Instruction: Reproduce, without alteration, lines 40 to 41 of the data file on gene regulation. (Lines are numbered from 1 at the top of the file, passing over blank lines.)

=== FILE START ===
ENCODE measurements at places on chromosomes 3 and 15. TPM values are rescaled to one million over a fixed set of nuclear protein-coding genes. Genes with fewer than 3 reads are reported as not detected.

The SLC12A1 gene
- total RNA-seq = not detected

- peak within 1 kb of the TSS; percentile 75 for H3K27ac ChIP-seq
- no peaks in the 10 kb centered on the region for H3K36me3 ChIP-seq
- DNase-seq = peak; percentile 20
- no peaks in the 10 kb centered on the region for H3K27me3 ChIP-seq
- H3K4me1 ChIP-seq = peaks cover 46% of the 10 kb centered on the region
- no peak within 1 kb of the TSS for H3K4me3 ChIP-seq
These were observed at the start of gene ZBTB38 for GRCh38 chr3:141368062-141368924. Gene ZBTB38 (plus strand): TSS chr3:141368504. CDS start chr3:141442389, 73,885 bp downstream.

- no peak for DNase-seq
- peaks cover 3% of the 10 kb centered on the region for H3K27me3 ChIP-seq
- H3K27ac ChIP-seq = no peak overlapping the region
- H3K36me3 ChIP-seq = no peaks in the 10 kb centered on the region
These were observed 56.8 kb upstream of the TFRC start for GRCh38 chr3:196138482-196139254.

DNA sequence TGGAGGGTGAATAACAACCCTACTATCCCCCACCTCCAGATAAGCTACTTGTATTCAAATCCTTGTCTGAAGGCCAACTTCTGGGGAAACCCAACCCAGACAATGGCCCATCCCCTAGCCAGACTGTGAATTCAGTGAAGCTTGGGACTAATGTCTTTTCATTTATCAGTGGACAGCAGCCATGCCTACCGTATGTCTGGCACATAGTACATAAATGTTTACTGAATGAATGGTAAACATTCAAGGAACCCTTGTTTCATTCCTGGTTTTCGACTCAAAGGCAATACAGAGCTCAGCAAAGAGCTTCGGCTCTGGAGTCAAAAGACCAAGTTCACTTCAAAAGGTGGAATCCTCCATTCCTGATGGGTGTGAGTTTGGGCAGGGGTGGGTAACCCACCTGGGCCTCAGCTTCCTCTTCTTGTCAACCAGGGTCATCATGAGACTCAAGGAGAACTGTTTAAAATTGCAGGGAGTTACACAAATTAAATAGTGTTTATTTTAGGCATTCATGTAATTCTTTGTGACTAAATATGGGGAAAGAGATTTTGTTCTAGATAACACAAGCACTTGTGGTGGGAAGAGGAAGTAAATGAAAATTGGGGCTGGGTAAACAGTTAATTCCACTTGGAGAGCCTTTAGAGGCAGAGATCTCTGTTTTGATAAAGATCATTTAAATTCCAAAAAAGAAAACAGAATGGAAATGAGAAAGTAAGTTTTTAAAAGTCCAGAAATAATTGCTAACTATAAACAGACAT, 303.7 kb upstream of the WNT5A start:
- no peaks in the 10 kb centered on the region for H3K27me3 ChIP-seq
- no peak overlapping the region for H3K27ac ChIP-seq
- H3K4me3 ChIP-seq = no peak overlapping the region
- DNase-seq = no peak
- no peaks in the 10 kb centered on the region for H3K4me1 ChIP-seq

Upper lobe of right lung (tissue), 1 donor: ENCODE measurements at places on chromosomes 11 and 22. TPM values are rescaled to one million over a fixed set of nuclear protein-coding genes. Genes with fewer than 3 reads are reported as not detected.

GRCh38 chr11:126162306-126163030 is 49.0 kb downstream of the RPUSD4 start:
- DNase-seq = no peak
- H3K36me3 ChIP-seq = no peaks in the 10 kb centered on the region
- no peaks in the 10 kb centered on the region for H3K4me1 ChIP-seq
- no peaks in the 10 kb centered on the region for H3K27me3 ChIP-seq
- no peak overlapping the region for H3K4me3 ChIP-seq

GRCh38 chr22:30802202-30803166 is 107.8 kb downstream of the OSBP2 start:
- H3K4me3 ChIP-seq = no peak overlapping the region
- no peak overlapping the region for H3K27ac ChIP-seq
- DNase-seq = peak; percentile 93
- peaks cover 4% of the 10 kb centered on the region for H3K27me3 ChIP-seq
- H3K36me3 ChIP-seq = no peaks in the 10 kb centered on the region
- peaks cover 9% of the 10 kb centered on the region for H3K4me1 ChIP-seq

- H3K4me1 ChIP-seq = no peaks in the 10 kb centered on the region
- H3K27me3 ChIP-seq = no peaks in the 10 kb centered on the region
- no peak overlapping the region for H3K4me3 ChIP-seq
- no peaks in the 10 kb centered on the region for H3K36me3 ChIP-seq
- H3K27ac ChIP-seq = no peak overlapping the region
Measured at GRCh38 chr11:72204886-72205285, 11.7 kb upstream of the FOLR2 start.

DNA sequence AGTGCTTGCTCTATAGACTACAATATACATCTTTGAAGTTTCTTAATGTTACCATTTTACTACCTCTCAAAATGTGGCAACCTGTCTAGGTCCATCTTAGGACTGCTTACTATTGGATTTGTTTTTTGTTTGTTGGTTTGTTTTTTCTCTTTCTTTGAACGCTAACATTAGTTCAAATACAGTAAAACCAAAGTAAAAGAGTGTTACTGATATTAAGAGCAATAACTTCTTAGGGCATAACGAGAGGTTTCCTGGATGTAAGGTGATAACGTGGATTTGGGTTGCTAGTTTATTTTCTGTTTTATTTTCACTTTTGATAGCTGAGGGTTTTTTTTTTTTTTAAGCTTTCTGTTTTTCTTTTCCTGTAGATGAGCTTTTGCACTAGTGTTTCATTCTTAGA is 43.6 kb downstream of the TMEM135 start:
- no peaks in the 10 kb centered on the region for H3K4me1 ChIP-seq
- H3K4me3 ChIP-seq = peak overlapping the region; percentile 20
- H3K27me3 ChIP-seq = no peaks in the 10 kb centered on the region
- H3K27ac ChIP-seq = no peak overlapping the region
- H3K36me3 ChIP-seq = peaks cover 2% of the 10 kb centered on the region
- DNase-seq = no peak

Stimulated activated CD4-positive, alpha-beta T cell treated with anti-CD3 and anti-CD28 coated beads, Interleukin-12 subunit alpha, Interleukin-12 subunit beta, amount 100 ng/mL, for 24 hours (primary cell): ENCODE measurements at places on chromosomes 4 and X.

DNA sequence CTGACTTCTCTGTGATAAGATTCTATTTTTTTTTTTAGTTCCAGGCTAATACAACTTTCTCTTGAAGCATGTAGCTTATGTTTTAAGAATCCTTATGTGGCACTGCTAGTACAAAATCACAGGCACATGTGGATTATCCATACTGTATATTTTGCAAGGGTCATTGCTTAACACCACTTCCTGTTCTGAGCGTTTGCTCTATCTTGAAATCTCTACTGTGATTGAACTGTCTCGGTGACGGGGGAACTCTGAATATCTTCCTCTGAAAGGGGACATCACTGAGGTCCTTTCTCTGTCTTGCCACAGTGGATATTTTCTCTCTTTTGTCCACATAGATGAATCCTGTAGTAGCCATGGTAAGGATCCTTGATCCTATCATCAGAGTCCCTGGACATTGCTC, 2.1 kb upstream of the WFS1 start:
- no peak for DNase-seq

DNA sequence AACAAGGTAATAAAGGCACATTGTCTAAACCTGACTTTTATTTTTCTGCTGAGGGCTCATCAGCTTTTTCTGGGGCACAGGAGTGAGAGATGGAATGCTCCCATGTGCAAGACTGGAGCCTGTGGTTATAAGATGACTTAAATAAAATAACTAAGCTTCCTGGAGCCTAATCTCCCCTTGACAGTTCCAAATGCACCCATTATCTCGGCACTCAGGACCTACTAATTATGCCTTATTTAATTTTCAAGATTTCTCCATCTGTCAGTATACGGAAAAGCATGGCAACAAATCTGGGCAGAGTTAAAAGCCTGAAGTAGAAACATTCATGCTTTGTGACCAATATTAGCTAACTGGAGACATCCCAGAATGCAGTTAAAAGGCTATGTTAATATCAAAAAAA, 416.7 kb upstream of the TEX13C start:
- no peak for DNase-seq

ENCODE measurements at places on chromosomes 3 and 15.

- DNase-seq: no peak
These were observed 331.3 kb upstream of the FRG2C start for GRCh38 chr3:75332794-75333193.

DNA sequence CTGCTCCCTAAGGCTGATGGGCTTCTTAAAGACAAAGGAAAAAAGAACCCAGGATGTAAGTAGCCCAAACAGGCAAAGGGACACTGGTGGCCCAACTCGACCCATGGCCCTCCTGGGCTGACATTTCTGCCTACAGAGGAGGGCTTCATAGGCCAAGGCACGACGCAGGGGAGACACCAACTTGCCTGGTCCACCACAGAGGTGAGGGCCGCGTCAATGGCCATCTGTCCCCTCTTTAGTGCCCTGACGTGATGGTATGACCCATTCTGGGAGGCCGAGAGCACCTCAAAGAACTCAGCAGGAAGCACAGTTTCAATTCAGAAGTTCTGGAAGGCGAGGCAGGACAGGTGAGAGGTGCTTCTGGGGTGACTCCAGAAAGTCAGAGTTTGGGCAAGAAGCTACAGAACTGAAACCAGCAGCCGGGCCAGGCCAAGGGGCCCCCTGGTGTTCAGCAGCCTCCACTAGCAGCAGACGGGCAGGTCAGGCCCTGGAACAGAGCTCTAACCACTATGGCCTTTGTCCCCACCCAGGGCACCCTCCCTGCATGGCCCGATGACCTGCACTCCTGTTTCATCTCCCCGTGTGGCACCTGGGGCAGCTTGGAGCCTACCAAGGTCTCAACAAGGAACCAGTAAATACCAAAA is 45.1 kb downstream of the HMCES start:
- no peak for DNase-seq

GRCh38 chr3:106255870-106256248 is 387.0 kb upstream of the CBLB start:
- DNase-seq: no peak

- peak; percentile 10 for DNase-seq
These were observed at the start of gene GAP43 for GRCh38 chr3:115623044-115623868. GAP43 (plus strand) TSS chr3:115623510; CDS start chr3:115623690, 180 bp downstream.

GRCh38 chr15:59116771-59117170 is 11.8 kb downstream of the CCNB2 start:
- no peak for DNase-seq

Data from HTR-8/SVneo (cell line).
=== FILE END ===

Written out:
- H3K27ac ChIP-seq = no peak overlapping the region
Measured at GRCh38 chr11:72204886-72205285, 11.7 kb upstream of the FOLR2 start.